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How to tell when Austrians are being nice


If you want to confirm the fact that the internet is not improving people’s IQs, just type “rude Germans” into your favorite search engine. Boom! You’ll get over 1.9 million results, most of which were written by morons. (But “rude French” pulls an amazing 39.1 million results!) Few of these online commentaries run counter to the usual “rude Germans” rant and the negative stereotype that so many Americans, Brits and others have of Germans. Even fewer of these web articles, forum posts and blogs offer any useful, helpful information on the topic of “rude” Germans, French, or other Europeans.

The Rudest Countries

I recently saw a CNN online article that listed the “10 Rudest Countries” in the world. As usual, France took first place in the rudeness race. Germany only came in fourth, right behind the UK. The USA placed seventh. But a survey like this, by the skycanner.com cheap flights travel site, is subject to all sorts of distortion, including cultural biases, language difficulties, personality differences, and ignorance, to name just a few.

What a person perceives as rudeness may only be a cultural misunderstanding. What is considered rude in one country or culture may not be regarded as rude in another. But every culture has people who are rude, no matter which culture it may be. Certain impolite behaviors are unacceptable in almost any culture. Sometimes an expat or traveler is actually right to consider someone rude!

But how do you correctly judge behavior as rude or not rude? That can be problematic even in your home culture, so it’s going to be even trickier in a foreign culture. We’ll talk about that below, but first let’s discuss some things that will help foreigners see you in a more favorable light, and help you see them in a more accurate light.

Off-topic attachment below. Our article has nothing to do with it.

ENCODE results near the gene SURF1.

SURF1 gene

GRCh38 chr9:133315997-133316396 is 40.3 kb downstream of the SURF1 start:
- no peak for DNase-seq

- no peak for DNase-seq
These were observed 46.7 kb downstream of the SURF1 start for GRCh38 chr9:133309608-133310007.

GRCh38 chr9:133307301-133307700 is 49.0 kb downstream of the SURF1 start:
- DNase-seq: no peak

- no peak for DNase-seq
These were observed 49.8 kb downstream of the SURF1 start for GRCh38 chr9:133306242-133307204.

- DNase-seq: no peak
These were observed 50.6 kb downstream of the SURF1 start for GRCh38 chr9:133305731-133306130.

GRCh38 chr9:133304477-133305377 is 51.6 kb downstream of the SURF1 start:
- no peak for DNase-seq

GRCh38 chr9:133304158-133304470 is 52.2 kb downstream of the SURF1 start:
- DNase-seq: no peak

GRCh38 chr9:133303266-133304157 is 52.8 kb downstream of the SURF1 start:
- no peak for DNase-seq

Some people use the-coconut-versus-the-peach metaphor to describe the differences: Germans are coconuts, Americans are peaches. PHOTO: Jack Dykinga, USDA (Wikipedia)
Show Some Respect!

One rule of life is that we usually get treated the way we treat others. English-speakers are often guilty of assuming that everyone speaks English (or should), even in Germany, France or any foreign location. I have already written about the hazards of English as the universal language. Most expats know they should learn the local language, but even when you’re just a tourist, it is common courtesy (not rude!) to learn at least some key phrases in the language of the country you’re visiting. Germans or French people understandably get irritated when they encounter a loutish Brit or American who makes no attempt whatsoever to learn to say please, thank you, or anything else in the native tongue.

No one expects you to expound at great length in the national language, but you can at least show some respect by learning some key phrases that allow you to be more polite – and less irritating. You may not realize it when you have become the “ugly American” or “ugly Briton” – but you increase your “ugly” chances by not making any effort to learn the local lingo. If you are experiencing rude behavior in a foreign culture, ask yourself if it might be the other way around. Does your behavior seem rude to the natives?